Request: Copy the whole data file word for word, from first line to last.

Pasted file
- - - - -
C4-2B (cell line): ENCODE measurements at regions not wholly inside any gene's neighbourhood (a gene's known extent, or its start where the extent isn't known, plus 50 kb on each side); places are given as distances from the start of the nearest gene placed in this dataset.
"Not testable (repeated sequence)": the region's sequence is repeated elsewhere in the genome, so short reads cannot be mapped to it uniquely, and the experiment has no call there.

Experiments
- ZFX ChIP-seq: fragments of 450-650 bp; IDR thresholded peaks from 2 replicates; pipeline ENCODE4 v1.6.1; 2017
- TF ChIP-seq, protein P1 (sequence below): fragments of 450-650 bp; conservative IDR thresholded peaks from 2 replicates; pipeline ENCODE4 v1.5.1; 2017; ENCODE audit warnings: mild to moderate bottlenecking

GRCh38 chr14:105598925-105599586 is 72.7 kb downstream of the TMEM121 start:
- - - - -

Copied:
C4-2B (cell line): ENCODE measurements at regions not wholly inside any gene's neighbourhood (a gene's known extent, or its start where the extent isn't known, plus 50 kb on each side); places are given as distances from the start of the nearest gene placed in this dataset.
"Not testable (repeated sequence)": the region's sequence is repeated elsewhere in the genome, so short reads cannot be mapped to it uniquely, and the experiment has no call there.

Experiments
- ZFX ChIP-seq: fragments of 450-650 bp; IDR thresholded peaks from 2 replicates; pipeline ENCODE4 v1.6.1; 2017
- TF ChIP-seq, protein P1 (sequence below): fragments of 450-650 bp; conservative IDR thresholded peaks from 2 replicates; pipeline ENCODE4 v1.5.1; 2017; ENCODE audit warnings: mild to moderate bottlenecking

GRCh38 chr14:105598925-105599586 is 72.7 kb downstream of the TMEM121 start: